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Liberal Massimo Pigliucci on libertarians:

Now I have acquired yet another reason to dislike [Larry] Summers, while reading Debra Satz’s Why Some Things Should not Be for Sale: The Moral Limits of Markets, which I highly recommend to my libertarian friends, as much as I realize of course that it will be entirely wasted on them.

Libertarian John Goodman on liberals (in a post David Henderson describes as a home  run):

I generally try to avoid ethical discussions with my friends on the left for two reasons. First, with respect to actual legislation they seem incapable of distinguishing what really happened from their ideal vision of what should have happened. More fundamentally, I find that people on the left seem incapable of thinking rationally about the ethics of public policy.

I find these comments fascinating, firstly because they’re basically equal and opposite, and secondly because they’re entirely self-defeating.  Both read, essentially, as: “My intellectual opponents are idiots.  Why won’t they listen to me?”  The answer to the question comes from the preceding statement, but not in the way the authors suppose.  It’s trivial to show that neither libertarians nor liberals are, exclusively, idiots.  It’s also trivial to show that libertarians and liberals generally don’t like to be called idiots, and don’t listen to people who treat them as such.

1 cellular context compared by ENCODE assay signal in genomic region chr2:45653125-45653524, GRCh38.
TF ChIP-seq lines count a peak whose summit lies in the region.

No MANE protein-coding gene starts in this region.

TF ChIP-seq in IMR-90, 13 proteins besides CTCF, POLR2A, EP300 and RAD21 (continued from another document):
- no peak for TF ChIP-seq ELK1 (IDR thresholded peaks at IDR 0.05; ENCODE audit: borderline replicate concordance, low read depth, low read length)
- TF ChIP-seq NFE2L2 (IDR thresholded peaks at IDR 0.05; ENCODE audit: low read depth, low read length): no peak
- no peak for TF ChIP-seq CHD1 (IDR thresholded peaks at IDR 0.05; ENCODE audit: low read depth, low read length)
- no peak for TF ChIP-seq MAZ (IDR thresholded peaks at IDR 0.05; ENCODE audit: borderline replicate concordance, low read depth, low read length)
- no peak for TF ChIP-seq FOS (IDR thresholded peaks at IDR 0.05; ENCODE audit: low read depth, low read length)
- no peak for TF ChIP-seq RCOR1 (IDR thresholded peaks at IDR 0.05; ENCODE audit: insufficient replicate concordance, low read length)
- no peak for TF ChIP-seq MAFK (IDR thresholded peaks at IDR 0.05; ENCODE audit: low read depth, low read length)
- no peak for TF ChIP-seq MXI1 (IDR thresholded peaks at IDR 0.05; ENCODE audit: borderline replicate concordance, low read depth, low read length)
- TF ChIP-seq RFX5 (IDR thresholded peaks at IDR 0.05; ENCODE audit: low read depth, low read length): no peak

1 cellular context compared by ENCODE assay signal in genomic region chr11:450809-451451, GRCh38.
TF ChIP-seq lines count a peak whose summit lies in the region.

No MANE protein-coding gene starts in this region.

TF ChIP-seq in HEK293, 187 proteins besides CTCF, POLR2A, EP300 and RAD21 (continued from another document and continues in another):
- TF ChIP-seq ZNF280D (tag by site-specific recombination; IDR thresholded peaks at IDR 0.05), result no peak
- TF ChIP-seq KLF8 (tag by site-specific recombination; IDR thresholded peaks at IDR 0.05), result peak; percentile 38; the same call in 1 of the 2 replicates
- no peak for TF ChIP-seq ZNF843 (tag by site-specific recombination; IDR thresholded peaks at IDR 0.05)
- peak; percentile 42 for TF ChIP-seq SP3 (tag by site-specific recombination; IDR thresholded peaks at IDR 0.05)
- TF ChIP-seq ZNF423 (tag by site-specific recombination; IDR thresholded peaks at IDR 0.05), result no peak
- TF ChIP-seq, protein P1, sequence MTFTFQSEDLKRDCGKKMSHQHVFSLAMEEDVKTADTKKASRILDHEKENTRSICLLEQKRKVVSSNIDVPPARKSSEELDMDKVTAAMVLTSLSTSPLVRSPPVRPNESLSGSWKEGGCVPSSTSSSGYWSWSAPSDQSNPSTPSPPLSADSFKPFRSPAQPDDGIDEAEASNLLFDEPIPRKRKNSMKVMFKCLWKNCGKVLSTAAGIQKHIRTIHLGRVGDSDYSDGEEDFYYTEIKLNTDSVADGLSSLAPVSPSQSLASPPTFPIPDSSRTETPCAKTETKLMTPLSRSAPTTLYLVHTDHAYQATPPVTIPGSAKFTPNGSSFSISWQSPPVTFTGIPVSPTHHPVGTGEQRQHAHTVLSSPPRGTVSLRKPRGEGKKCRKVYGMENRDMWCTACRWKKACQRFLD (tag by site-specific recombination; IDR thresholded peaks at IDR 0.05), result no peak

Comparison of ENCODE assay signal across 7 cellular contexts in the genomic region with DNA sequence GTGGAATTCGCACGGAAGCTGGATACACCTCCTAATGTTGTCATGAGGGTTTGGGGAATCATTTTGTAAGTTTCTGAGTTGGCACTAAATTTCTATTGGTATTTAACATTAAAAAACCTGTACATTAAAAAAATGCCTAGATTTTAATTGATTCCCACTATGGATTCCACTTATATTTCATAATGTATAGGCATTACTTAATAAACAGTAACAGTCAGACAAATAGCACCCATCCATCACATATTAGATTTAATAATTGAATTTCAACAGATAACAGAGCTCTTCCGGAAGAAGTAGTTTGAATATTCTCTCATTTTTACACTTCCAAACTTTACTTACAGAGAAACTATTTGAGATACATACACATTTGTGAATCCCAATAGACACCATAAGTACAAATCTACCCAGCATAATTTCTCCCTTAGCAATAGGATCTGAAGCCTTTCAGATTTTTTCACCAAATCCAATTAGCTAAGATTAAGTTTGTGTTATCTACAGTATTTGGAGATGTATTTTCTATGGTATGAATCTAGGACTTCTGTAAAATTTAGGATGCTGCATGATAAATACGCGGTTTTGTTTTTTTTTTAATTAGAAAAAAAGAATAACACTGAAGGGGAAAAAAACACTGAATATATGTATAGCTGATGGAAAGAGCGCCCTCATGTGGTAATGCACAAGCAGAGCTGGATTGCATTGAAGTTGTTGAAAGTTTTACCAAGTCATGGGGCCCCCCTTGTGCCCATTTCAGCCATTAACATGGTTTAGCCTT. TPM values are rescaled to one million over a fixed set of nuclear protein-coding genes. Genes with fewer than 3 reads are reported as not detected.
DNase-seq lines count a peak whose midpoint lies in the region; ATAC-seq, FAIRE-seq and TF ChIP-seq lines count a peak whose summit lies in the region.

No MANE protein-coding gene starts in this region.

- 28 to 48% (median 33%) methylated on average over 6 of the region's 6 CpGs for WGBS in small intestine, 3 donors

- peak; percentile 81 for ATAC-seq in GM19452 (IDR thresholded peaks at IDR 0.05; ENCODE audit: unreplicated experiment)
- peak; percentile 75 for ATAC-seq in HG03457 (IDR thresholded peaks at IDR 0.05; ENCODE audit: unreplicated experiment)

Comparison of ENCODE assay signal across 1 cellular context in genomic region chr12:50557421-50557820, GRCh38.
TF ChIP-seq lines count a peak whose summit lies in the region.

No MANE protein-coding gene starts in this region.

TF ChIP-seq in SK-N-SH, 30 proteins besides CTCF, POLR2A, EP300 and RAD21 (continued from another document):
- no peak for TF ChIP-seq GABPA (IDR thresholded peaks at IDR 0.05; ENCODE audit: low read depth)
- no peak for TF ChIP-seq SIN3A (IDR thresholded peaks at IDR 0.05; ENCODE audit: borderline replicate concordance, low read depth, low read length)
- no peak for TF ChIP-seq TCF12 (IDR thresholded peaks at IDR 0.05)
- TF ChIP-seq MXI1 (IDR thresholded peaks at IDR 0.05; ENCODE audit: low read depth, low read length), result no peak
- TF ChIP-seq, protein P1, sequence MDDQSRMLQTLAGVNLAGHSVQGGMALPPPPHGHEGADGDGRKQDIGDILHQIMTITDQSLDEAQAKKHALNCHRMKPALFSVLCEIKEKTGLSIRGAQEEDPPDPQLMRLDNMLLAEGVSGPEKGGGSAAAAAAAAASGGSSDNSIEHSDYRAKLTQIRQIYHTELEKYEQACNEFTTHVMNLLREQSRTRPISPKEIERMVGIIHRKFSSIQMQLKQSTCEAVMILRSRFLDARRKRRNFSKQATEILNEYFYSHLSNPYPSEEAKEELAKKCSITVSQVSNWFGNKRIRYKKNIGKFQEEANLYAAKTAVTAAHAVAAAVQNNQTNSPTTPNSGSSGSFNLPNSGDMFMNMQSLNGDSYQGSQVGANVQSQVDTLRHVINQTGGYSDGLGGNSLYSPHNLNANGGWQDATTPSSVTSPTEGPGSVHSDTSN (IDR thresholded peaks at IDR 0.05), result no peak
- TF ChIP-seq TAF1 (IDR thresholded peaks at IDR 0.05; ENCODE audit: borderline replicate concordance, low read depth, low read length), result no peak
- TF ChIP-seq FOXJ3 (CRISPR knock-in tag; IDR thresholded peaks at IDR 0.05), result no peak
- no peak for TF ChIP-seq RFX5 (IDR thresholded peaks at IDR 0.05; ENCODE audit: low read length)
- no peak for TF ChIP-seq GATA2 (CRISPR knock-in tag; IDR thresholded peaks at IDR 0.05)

Pigliucci, Goodman and Henderson have a choice to make.  They can continue to insult each other, toe their party lines, and reinforce the boundaries between themselves.  Or they can recognize that complicated systems can be understood in multiple ways, respect each other, try to better understand where the other side is coming from, and work to bridge the gap.

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  1. […] fundamentally difficult to confront one’s own emotional intuitions, and if you surround yourself with like-minded thinkers (or include only the most extreme and moronic opponents) you never have to do so, because […]

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